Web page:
Doctor comes to aid of Croatian student
By Ann Strosnider, Sun Staff
September 25, 2004
Croatian student Boris Marosinac will be able to stay in Bremerton and complete his education at Olympic College, thanks to a generous retired doctor.
Dr. John Stanley of Bremerton came forward to put up the $15,000 required by student visa rules after a story about Marosinac's plight appeared in The Sun Sept. 17.
Stanley said he was happy to help and said Marosinac is helping him as well.
"We discovered that this young fellow is very good with computers," he said.
Stanley has a Russian student, Katerina Korosteleva of Vladivostok, staying with him, and Marosinac was able to set up her computer with the Cyrillic alphabet.
Marosinac, 20, had begun college in Michigan but moved to Bremerton after members of a church that sponsored him lost their jobs and were unable to keep up the funding. The Stanley family (no relation to Dr. Stanley) knew him slightly and agreed to take him in without knowing about the financial requirements. He is part of OC's fledgling international student program.
Dr. Stanley said he got involved with international students through Rotary. He began traveling to Russia to help set up Rotary clubs about six years ago.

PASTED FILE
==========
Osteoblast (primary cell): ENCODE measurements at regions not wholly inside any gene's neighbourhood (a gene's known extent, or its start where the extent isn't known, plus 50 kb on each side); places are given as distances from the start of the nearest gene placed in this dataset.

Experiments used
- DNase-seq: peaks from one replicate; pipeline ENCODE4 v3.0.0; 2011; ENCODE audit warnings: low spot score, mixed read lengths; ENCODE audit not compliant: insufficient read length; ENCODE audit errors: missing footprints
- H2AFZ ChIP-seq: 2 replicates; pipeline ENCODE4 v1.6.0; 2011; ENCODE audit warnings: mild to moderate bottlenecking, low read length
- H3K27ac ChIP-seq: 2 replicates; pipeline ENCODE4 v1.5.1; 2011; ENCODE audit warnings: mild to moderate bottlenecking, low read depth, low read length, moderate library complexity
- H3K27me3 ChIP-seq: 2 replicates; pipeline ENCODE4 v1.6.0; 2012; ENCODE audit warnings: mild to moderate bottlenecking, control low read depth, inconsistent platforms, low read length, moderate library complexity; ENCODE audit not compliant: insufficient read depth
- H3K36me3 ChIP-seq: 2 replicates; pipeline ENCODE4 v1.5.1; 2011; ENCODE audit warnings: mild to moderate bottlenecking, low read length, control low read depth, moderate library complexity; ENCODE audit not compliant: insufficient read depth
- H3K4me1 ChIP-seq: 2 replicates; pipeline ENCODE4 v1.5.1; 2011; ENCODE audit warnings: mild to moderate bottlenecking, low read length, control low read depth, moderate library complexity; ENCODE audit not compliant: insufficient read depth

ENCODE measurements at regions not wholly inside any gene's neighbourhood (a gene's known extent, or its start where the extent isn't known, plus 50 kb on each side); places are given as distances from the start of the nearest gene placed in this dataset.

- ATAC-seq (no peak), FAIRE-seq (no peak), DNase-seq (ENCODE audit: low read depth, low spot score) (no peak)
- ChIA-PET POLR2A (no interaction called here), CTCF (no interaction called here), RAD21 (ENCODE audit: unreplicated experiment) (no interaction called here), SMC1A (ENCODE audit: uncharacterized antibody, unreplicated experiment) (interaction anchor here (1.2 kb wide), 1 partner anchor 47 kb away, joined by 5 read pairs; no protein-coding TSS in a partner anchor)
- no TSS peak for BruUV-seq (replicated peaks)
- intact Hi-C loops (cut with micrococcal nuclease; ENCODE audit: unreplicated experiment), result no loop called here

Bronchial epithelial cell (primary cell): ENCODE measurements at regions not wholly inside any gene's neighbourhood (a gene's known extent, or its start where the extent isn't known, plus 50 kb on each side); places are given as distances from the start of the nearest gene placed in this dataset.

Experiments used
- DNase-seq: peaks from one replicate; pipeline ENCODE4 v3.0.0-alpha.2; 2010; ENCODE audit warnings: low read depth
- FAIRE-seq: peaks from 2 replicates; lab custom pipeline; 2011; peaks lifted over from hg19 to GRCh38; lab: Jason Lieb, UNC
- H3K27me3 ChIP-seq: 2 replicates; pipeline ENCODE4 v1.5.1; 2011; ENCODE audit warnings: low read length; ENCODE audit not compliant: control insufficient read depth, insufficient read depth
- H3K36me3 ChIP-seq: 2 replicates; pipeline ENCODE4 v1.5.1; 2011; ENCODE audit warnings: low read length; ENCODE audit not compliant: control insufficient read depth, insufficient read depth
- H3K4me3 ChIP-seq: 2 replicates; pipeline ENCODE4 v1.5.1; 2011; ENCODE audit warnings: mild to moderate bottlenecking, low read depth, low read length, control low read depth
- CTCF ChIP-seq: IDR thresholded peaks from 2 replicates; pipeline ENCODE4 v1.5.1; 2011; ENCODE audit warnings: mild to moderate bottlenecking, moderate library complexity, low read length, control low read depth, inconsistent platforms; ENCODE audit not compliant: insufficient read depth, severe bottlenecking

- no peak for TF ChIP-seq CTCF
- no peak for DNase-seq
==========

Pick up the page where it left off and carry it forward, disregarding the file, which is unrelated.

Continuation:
Kathy Stanley said Friday that the response from the community has been overwhelming.
"In addition to Dr. Stanley, we've had dozens of calls," she said. "Some people wanted to offer money, some just offered their prayers that Boris would be able to stay in this country. I would like to thank Gerry Stamm of Olympic College and everyone who called. It has meant so much to us and to Boris."
One woman even called to see if the young Croatian could help her translate some letters from her deceased father. She was born in Croatia but moved to the United States after being adopted in 1956 and never learned to read and write the language.
Marosinac grew up in a time of war and dislocation in his native land. The fighting among Serbs, Croats and Muslims in the former Yugoslavia left 20,000 people dead and more than a quarter-million homeless.
When it looked like he might have to return home without a degree, he was discouraged because unemployment in Croatia is about 45 percent, he said.
"Beyond the education that Boris will be able to get, the lesson that there are good people out there means everything," Kathy Stanley said.
Reach reporter Ann Strosnider at (360) 792-9219 or at email@example.com.